Mercier’s statement that she will break the law of Florida to keep secrets from Florida parents is a problem. The law states that it is illegal to “[prohibit] a parent from accessing certain records” and also sets statute “prohibiting a school district from adopting procedures or student support forms that require school district personnel to withhold from a parent specified information or that encourage or have the effect of encouraging a student to withhold from a parent such information” and “prohibiting school district personnel from discouraging or prohibiting parental notification and involvement in critical decisions affecting a student’s mental, emotional, or physical well-being.”

PJ Media reached out to Governor DeSantis’s office to verify that the new law applies to Mercier and was told by Press Secretary Christina Pushaw that the law applies to K-12 when it comes to secret-keeping.

“That provision of the law applies to all students in grades K-12 in Florida public schools,” she said. “The new law, effective July 1, requires school districts to adopt procedures for notifying parents if there is a change in services from the school regarding a child’s mental, emotional or physical health or well-being.”

Again, a teacher is usurping the role that properly belongs to the parents. I could understand if an older teenager who might be homosexual might be reluctant to come out to his or her parents, but I have to wonder to what extent Ms. Mercier is encouraging her students to identify as LGBTQWERTY. Is she encouraging her students to discuss their sexual feelings with her? Does she consider it appropriate to discuss her sex life with minors, and to tell her students to keep such discussions from their parents, who have every right to know anything which might affect the health and well-being of their children?

What is wrong with these people? Why are they so eager to talk about their sex lives with children who do not have the least conception of sex and romance. This isn’t a gay issue. This is an issue of common decency. Adults do not talk about their private lives with children who are still young enough to believe the opposite sex has cooties, particularly not when they are in a position of authority over the children. I do not believe that either of the teachers I have cited is a pedophile or has had any inappropriate contact with their students, but I do wonder how they do not understand that bringing up controversial sexual matters in the classroom might be seen by parents as being weird and creepy. Surely they must understand that parents do not want their children subjected to indoctrination in political and social values contrary to the value the parents are seeking in instill in their children.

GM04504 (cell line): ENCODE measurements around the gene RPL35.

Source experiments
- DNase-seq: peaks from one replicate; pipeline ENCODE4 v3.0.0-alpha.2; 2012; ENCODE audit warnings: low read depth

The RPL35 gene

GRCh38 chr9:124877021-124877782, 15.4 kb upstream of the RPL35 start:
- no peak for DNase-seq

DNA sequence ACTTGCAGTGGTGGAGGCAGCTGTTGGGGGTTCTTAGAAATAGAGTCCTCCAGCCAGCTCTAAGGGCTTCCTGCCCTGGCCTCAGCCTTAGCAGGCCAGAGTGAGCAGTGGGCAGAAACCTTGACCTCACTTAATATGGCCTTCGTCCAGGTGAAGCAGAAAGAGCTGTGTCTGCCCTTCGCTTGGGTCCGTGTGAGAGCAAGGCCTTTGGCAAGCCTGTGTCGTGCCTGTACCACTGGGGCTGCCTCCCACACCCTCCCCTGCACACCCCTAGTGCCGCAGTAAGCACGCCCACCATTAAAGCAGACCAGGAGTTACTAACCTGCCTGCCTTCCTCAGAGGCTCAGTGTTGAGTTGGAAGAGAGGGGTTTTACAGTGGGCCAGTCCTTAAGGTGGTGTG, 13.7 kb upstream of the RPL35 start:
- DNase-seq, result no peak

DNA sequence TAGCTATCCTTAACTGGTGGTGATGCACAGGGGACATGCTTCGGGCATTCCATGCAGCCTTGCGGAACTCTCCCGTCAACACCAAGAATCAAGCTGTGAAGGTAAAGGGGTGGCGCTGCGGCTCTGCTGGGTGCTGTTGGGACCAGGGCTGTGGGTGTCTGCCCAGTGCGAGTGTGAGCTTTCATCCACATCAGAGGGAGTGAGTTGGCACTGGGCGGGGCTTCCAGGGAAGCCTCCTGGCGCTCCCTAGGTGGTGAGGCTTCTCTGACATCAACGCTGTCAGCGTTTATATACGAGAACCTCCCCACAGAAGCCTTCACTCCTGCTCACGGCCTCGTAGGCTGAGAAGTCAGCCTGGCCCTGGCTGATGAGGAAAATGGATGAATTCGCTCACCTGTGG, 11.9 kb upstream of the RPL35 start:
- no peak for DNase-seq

This is the real problem here. The objections to the “Don’t Say Gay” bill are not about saying gay in the classroom or about perverted teachers who enjoy talking about sex to their seven-year-old students. This controversy is ultimately about who has control over what children are taught in the public schools, the parents, or the state. The goal of the activists who are shouting “gay, gay” isn’t about turning kids gay or trans, however much it may appear to be, but to turn every child into a ward of the state and relegating parents into mere observers in the upbringing and education of their children. This is the goal of tyrants to destroy family bonds and turn children against their parents. We ought not to let that happen here in the formerly free United States of America.